The forerunner of the temperance movement is now home to some of the most exciting names in craft distilling. With source ingredients from the humble potato to the wild blueberry, these forward-thinking companies are bringing locally grown products off the farm and into your flask.
“One tablespoon in hot water, as directed,” reads the worn label on the back of a glass bottle of Sherwood Distilling Company’s Pure Rye Whiskey. This bottle is from Prohibition America, when hard alcohol was a common prescription. Doctors recognized that spirits could be a cure for nearly anything that ails you—or at the very least, that a nice dose of aqua vitae (an archaic name for alcohol, which fittingly translates from the Latin as “water of life”) could quiet most symptoms. It is strange to see this artifact from turn-of-the-century Baltimore nestled among the beautifully designed bottles of craft gin and rum for sale at New England Distilling, a company that has only been in operation for four years. But like many Maine tales, the story of distilling in New England is an old one that takes place on sea and shore, shaped by trading routes and changing winds, a story with roots that stretch deep into the formidable rocky soil. It’s a story that is still unfolding today, as a crop of new distillers stake their claims on the craft spirits market.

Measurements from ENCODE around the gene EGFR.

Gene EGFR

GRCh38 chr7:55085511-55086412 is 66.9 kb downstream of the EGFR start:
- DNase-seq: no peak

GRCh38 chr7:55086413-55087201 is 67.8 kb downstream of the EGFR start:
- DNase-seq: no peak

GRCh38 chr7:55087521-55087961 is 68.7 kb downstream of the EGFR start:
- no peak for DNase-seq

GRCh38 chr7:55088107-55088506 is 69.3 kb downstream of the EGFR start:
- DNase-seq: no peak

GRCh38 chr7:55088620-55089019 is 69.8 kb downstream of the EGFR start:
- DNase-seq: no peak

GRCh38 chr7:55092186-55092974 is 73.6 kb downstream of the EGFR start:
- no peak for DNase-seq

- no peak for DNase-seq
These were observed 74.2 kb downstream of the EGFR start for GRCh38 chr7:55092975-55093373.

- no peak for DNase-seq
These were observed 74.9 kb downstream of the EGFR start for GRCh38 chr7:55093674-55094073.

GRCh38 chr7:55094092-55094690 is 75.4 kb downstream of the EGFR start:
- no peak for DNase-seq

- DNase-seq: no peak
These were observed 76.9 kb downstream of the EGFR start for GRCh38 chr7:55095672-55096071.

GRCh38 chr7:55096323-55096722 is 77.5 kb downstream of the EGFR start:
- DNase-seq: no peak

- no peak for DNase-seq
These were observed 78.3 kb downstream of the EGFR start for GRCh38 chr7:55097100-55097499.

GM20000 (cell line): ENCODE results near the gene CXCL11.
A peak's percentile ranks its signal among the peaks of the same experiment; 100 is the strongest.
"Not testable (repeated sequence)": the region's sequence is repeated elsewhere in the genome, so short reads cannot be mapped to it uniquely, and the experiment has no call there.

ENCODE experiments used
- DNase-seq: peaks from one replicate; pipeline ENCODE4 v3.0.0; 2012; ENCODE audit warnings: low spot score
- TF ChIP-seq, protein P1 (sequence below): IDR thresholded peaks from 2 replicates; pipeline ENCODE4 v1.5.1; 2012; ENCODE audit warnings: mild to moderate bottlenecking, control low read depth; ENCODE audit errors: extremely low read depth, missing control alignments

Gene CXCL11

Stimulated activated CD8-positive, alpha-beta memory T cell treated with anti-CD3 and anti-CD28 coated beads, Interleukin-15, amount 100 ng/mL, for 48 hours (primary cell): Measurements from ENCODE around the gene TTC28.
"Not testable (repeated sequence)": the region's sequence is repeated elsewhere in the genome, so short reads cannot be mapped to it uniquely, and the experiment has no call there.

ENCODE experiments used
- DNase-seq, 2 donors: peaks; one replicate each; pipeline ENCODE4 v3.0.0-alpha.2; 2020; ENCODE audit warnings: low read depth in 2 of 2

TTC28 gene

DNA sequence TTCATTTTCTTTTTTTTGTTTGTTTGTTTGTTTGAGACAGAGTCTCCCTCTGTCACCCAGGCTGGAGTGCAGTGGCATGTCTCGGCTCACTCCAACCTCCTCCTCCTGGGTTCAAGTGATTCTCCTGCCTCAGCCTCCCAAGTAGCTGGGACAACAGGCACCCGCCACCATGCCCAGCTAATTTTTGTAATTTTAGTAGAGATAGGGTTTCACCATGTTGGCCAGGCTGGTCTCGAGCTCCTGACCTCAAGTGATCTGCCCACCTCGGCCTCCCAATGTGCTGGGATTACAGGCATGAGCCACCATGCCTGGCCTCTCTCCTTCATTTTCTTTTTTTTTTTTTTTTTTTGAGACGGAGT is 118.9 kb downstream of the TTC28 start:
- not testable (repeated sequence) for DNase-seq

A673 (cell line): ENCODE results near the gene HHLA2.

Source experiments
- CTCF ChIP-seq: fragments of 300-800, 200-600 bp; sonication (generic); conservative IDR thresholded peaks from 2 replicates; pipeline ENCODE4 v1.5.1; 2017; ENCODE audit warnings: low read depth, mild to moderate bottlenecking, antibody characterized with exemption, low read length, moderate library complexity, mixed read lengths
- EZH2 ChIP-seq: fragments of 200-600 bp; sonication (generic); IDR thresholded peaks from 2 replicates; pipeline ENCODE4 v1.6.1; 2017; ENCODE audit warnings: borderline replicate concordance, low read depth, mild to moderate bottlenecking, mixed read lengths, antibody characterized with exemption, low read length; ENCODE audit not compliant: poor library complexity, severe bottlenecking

New England Distilling is located on the outer limits of Portland, down an industrial side road off a busy stretch of Forest Avenue. Inside the unremarkable building the air is fragrant and warm. Old photographs of similarly stark factories hang framed on dark gray walls. In the next room, fumes rise from vats and stills, disappearing into the air like mist from a lake. A massive copper still rests on a pile of bricks, which shields the fire beneath from view. Every object in this place, from the racks of wooden barrels to the small assortment of test tubes and beakers that rest on a stainless steel table, seems to point either to ancestral knowledge or modern luxury. The word artisanal comes to mind.